Criminal offenses involving drugs often result from addiction. They also frequently involve only a technical violation of the law, rather than intentional harm inflicted on another person. Whether you developed a chemical dependence on opioid painkillers after a car crash or made the mistake of trying the wrong thing at a party once, chemical dependence can drastically alter your life if you get caught.
As an adult and a professional, you may try to juggle your addiction with your other obligations. Unfortunately, having many balls in the air means inevitably you will drop one. If you wind up getting arrested while buying prescription pills from a co-worker or while in possession of a banned substance, the state of Texas will almost certainly charge you with a drug offense.
A conviction or guilty plea could end your career or otherwise damage your future. Thankfully, those with addiction-related criminal issues could qualify for pretrial diversion through the Texas drug courts.
How does pretrial diversion work?
Some people’s criminal offenses don’t actively cause harm to others but only themselves. Many drug offenses fall into this category. Abusing opioid painkillers won’t necessarily cause direct harm to the greater community, but it is doing harm to you. Rather than punishing people with an addiction, the drug courts aim to help them solve their issues.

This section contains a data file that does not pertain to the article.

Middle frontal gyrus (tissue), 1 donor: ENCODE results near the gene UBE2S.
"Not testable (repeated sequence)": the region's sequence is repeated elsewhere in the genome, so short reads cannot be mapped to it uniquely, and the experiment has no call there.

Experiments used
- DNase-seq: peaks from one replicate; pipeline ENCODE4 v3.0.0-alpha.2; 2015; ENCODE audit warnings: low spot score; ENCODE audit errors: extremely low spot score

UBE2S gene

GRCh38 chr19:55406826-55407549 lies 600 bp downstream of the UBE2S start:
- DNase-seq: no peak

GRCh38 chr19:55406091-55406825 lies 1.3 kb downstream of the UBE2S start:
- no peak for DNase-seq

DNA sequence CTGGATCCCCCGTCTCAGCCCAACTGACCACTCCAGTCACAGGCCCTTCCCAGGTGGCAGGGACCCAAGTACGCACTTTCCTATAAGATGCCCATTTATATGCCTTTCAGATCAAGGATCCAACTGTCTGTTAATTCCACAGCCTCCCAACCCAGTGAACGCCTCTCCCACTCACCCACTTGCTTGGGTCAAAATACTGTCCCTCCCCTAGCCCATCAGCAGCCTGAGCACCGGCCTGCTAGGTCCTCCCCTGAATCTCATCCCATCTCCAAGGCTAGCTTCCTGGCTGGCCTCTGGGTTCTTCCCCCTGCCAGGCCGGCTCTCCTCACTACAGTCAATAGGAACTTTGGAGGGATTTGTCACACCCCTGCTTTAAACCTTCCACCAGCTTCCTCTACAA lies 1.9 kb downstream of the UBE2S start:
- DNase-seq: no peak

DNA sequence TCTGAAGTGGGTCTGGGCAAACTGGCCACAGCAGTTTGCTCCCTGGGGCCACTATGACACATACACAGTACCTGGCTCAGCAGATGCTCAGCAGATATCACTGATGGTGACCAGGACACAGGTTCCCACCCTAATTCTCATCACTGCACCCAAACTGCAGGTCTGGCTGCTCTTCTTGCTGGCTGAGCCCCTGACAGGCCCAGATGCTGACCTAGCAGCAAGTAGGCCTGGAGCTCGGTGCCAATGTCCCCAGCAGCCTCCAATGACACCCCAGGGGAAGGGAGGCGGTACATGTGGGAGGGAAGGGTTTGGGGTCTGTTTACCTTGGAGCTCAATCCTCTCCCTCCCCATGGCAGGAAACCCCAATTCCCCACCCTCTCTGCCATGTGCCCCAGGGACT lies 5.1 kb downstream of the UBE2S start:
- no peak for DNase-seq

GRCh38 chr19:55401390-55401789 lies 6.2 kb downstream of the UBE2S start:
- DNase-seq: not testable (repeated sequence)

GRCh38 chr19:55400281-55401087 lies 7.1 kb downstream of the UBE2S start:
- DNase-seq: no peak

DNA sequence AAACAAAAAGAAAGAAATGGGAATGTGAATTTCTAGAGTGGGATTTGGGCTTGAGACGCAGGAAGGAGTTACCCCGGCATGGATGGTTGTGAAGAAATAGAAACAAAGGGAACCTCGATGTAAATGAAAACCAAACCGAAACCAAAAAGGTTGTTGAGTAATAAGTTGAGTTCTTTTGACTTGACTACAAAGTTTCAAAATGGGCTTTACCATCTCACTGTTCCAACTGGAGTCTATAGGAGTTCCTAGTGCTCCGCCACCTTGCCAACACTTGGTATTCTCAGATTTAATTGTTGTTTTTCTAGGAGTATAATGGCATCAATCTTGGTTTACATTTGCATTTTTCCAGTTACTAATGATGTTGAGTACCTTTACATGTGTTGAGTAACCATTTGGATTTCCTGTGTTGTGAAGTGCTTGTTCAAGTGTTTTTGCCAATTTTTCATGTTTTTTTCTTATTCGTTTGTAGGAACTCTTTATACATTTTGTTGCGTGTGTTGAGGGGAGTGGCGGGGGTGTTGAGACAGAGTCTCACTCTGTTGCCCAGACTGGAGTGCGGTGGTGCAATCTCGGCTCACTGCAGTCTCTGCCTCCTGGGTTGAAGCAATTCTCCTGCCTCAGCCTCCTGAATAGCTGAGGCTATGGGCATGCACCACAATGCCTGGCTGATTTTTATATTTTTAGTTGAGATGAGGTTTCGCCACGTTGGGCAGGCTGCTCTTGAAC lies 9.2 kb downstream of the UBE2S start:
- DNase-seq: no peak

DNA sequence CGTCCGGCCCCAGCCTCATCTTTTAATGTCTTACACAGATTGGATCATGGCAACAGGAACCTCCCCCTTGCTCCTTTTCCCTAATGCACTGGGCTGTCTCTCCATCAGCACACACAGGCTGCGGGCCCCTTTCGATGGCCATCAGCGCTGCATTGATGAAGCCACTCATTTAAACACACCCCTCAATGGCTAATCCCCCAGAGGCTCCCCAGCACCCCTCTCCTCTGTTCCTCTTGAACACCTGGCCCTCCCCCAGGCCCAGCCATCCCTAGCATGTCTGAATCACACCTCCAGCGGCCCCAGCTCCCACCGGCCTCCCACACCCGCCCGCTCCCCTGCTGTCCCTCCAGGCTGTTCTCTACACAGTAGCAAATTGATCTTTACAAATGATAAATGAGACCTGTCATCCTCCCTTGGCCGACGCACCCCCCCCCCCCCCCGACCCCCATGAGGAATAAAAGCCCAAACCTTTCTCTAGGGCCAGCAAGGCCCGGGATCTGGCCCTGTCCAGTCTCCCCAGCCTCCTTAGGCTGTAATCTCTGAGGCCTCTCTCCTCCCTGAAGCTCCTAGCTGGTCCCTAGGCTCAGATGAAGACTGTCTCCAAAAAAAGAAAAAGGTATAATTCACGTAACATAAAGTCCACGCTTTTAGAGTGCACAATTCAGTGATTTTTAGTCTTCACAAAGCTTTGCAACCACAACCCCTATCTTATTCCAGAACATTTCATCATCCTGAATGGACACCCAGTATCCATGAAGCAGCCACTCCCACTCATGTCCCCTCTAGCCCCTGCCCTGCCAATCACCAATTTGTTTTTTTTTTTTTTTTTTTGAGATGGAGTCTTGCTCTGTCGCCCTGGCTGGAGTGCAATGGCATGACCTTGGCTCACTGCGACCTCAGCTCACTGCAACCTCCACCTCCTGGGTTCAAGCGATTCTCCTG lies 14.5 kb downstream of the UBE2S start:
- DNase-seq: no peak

Those who qualify for drug court proceedings could avoid criminal court altogether. Rather than facing incarceration and other criminal consequences, those accepted into pre-trial diversion programs have an opportunity to fix their lives. Following the program’s requirements, which will typically include mandatory rehabilitation services, could mean that you avoid a conviction.
At the end of the process, you will not have a criminal record. In theory, pretrial diversion through the drug courts sets people up to fix their lives and move on from addiction instead of just punishing them for it.
Qualifying for adjudication in the drug courts requires effort
You will have to take certain steps to have your case heard in the drug courts instead of the standard criminal courts. Assistance with seeking pretrial diversion and following through with its requirements can help you avoid making mistakes that could land you back in criminal court.
Anyone worried about how a drug charge could affect their future should look at all of their options, including whether drug court is an alternative.